For \(c^{I}<{\hat{c}}\), the supplier sets wholesale prices that are equal to marginal costs. For sufficiently large partial ownership shares, each downstream firm’s equilibrium profit is \(\pi (c^{U},c^{U})\) and each downstream firm is willing to induce innovations that reduce the costs \(c^{U}\) of supplier U as well as the costs of the alternative supplier (\(c^{I}\)).
Proof
See “Appendix 1”. \(\square\)
For \(c^{I}<{\hat{c}},\) the supplier charges marginal prices that are equal to its marginal cost. Under this parameter restriction, the results are as in the case with secret contracts. Downstream firms are the residual claimants of a proportion of the industry profit and hence would like to reduce the costs of U. For larger alternative sourcing costs, one can obtain similar results. We explain the intuition below:
Suppose that \(c^{I}>\hat{c,}\) then it is expected that the wholesale prices are symmetric and are in the range \(c^{I}>w>c^{U}\). The upper bound on w arises because the efficient supplier is still constrained by the alternative supply option. Without partial ownership—and for a given equilibrium wholesale price that is charged to each downstream firm—the profit of each downstream firm is its outside option, which is given by \(\pi (c^{I},w)\). It is straightforward to see that this is analogous to the outside option of a downstream firm in the benchmark case where rivals source from U. This outside option is falling as w falls and as a result our benchmark knowledgesharing result holds for the case without partial ownership.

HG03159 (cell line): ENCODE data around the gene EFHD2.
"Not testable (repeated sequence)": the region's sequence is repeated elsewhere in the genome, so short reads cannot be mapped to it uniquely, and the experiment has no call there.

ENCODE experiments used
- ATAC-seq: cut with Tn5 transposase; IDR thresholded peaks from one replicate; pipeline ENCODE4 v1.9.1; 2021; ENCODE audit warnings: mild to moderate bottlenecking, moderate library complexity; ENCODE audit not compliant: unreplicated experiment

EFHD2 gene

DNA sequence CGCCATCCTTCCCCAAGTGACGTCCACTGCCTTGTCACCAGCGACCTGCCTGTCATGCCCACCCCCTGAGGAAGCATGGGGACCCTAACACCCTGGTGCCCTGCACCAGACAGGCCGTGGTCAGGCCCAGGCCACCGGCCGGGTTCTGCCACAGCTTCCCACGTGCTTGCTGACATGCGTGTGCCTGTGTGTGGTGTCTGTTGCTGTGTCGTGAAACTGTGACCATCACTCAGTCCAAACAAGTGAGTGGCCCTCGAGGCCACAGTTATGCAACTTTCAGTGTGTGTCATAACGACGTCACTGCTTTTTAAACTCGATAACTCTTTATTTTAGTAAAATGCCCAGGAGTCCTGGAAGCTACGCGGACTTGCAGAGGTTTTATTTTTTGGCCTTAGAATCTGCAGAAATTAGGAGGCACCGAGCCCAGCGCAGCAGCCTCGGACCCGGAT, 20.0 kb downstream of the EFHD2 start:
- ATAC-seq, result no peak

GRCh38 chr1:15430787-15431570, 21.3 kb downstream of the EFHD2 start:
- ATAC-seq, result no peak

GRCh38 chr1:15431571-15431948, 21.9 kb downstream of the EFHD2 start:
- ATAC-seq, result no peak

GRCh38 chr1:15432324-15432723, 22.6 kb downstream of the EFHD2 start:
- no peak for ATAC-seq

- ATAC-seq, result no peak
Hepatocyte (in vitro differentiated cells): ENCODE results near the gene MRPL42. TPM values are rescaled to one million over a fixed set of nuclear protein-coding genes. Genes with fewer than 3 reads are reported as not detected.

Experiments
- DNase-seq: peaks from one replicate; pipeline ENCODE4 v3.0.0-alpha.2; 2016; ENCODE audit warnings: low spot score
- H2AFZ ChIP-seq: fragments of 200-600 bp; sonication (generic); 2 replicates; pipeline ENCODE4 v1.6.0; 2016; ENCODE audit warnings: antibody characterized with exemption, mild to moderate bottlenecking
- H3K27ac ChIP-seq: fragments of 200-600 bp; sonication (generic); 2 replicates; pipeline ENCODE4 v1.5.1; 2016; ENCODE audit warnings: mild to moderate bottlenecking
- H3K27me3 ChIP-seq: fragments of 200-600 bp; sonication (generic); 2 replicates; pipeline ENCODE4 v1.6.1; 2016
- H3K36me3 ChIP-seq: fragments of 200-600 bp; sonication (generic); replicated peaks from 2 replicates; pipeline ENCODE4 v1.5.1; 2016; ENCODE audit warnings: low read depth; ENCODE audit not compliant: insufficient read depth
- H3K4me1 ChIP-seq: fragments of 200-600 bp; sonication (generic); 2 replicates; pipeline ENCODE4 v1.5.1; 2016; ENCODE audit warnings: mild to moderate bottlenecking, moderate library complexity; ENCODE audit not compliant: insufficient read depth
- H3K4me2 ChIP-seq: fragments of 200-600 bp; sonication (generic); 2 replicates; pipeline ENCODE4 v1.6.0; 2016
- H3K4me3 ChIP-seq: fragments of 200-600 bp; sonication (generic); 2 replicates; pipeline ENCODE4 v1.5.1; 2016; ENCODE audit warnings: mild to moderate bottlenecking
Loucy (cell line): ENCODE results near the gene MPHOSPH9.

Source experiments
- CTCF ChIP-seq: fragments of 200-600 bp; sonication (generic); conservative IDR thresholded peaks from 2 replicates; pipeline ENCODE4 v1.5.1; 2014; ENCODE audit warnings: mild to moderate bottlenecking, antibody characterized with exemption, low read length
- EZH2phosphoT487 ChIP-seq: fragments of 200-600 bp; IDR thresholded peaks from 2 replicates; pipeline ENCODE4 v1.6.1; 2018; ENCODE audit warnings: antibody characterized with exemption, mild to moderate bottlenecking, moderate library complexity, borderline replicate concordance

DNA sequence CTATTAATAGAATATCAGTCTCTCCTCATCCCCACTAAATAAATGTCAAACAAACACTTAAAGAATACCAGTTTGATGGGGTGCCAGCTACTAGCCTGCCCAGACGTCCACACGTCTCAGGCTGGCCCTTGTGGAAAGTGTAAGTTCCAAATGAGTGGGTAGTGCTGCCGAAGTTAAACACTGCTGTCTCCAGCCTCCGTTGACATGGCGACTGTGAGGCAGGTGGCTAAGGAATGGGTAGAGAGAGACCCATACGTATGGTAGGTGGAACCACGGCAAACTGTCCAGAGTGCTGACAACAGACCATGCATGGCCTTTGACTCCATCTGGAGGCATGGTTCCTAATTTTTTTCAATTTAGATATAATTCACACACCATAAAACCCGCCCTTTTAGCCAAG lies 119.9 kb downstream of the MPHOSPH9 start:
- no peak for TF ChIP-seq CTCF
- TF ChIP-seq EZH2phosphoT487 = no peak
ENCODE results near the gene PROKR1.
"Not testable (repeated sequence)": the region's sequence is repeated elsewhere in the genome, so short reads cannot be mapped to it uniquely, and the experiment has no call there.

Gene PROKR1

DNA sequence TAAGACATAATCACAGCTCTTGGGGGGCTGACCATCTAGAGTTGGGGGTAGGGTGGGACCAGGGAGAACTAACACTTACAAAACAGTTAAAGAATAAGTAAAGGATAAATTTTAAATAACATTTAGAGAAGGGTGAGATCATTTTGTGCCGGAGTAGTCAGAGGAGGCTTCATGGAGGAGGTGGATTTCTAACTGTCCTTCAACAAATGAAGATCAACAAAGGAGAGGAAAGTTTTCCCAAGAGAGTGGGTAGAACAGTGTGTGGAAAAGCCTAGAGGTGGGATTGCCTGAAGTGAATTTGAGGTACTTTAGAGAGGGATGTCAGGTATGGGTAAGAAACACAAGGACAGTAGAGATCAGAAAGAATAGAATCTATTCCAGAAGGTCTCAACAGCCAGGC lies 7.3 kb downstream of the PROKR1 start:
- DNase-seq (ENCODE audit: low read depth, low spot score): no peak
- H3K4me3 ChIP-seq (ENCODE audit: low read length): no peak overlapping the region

Now, suppose without any loss of generality that firm 1 holds an ownership stake \(\delta _{1}\) in U. The ensuing profit would again then be a linear combination of the outside option flow profit and the onequilibrium flow profit as given below